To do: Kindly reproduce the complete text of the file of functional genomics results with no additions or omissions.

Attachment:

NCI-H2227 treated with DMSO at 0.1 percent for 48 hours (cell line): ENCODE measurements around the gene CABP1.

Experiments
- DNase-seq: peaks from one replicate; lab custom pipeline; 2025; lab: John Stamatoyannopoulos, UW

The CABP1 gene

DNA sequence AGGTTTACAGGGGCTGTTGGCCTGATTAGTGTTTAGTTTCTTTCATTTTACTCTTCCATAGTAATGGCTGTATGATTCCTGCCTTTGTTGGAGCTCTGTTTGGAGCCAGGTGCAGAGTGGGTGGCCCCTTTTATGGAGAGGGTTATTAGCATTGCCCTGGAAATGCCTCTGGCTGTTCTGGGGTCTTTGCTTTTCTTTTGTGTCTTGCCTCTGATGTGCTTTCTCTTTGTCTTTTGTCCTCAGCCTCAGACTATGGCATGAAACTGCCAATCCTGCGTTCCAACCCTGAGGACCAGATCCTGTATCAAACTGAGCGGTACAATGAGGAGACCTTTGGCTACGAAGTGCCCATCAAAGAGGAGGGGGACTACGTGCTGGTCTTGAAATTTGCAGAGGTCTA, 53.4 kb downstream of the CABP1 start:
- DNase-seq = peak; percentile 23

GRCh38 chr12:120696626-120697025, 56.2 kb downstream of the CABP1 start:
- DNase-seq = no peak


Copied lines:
NCI-H2227 treated with DMSO at 0.1 percent for 48 hours (cell line): ENCODE measurements around the gene CABP1.

Experiments
- DNase-seq: peaks from one replicate; lab custom pipeline; 2025; lab: John Stamatoyannopoulos, UW

The CABP1 gene

DNA sequence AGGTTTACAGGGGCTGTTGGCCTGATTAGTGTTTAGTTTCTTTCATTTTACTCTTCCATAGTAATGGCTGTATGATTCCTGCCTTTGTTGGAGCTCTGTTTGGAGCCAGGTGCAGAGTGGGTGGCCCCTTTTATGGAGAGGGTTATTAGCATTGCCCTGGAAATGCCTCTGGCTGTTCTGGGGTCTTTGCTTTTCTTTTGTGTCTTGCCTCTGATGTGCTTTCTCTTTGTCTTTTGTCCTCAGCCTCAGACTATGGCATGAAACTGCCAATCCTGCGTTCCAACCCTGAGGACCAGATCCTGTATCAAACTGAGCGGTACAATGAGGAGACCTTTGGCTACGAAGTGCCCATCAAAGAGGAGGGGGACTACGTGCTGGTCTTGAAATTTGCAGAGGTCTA, 53.4 kb downstream of the CABP1 start:
- DNase-seq = peak; percentile 23

GRCh38 chr12:120696626-120697025, 56.2 kb downstream of the CABP1 start:
- DNase-seq = no peak